Wisdom: Richie Lovett
Insights from former WT surfer Richie Lovett on his career, cancer, and life after
Rob Bain was sitting on the wall at Manly. He’d been watching me surf and whistled me over. I remember his exact words: “You’ve got something, grom. You better get keen.” I remember I ran straight home and said, “Mum! Dad! Rob Bain just told me to get keen and that I could be a pro surfer!”
Barton Lynch really inspired me. He had this professionalism, this aura about him. I was so lucky to have those guys at my local beach; they were good surfers and good blokes. I went on to realize how important role models like that are to kids.
Manly is home. I live over the hill now and can walk to Curl Curl Beach, but I get in the car and drive two minutes back to Manly to surf every morning. It’s a real grounding and humbling thing, having that kind of connection with a place.
It took me eight years to win a contest. I guess I didn’t have the head that Kelly and Andy did. They went out there knowing they were going to win the contest, I went out there hoping.
Being carried up the beach at Trestles that day I was happier for everyone who’d stuck with me over all those years. It was relief. It’s what you dream of as a kid. It was a pinnacle moment I’ll take with me to my grave.
There’s your life before you have cancer, and there’s your life after. Two different worlds. You’re like a fish that’s just been scaled. You’re nude, you’re vulnerable and there’s suddenly no certainty with anything. The fact you could die dawns on you pretty quick. I could die. And when you’re faced with death earlier than you thought you would it definitely makes you reassess.
I e-mailed my friends with the X-ray of my new hip. I titled the e-mail “Check out the new hardware!” It was really important to laugh. If you’re happy and have a good outlook you’ll heal better, and I feel I recovered really well because I had that state of mind early on.
When you find yourself in the world of cancer all of a sudden you have this common denominator with these cancer survivors, cancer sufferers, cancer victims. I encountered people who were so much worse off than I was. I spent a lot of time with some kids who would eventually lose their battle. That just breaks you open.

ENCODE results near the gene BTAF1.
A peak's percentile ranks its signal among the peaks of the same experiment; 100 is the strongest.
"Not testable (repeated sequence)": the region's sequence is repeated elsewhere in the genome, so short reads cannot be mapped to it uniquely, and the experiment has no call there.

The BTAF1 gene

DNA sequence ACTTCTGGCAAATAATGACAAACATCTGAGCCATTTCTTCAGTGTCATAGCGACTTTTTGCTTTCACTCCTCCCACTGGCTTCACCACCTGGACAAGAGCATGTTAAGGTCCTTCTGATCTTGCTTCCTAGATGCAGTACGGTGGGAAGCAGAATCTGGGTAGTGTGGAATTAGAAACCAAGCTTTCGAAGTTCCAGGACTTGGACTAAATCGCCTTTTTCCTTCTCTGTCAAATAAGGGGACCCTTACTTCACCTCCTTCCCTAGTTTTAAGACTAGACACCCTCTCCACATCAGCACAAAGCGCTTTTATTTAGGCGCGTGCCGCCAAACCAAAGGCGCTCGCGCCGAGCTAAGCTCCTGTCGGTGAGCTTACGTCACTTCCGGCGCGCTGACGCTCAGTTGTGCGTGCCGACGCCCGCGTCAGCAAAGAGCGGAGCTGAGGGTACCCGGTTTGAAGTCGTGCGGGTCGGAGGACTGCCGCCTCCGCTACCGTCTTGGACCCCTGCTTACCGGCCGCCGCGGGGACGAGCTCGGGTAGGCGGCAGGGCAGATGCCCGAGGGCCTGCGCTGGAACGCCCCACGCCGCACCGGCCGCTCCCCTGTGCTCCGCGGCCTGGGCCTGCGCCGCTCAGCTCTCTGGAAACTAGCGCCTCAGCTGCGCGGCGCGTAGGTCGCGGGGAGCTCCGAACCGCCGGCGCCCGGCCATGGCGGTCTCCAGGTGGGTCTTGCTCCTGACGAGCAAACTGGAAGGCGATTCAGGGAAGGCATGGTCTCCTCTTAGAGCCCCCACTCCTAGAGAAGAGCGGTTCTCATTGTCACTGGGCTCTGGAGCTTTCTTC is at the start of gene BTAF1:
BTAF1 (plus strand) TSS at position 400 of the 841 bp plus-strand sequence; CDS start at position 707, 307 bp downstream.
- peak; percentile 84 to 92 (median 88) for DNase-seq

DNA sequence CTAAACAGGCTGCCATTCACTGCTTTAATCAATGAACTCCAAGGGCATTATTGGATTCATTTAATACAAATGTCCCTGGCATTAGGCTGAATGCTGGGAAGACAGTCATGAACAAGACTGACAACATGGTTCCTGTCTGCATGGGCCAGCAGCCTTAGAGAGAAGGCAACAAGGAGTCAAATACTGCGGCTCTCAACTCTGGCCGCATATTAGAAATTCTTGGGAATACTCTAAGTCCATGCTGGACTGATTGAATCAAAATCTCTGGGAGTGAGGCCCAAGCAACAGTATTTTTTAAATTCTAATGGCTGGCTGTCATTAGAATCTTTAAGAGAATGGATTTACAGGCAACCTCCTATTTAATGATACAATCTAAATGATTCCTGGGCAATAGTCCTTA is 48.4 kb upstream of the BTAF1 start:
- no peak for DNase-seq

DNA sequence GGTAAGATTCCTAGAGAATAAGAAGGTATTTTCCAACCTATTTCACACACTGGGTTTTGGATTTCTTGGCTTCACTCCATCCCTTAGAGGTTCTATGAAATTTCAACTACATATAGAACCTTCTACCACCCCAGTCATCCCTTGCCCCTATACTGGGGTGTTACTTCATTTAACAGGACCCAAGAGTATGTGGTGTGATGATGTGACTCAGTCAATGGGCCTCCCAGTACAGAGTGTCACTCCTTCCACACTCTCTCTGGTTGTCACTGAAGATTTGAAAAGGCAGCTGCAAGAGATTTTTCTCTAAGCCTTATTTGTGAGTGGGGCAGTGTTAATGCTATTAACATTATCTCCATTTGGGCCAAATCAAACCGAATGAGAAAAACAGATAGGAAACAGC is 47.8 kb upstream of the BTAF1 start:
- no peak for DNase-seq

I was always going to surf again. That was the most important part of my recovery, having that goal in front of me. I’d worked toward being a pro surfer, worked toward winning an event, now I was working toward going surfing again despite what the doctors and surgeons were telling me.
I caught two waves on my belly before I finally stood up. A friend of mine who has just had a heart transplant was on the beach filming it, screaming.
It’s one thing all the cancer books will tell you: make sure your family and friends don’t treat you any differently. I had such a great group of people around me that I didn’t even have to pull them aside and tell them. The jokes were flying and it didn’t take long for those guys to make light of the situation I was in and I just ran with it as well. I appreciated the fact they could do that. It’s one thing I love about my mates: they’re solid. They don’t waiver and you need that.
Our boy Lennox is this new ray of light in our life. I find it hard leaving the house of a morning and I find it hard staying at work because all I want to do is come home and hang out with him.
Any moments you get to be in the ocean are golden, especially now. Two or three days out of the water and I change. Thirty minutes in the water and I’m better again.
The biggest challenge I find is to stay true to the promises I made to myself when shit hit the fan, when I was at my lowest. When I got cancer I drew up a list of stuff I’d swore I’d never do, and daily I have to pull myself up cause I get back into bad habits and I do things I swore I’d never do. It’s easy to forget how lucky you were.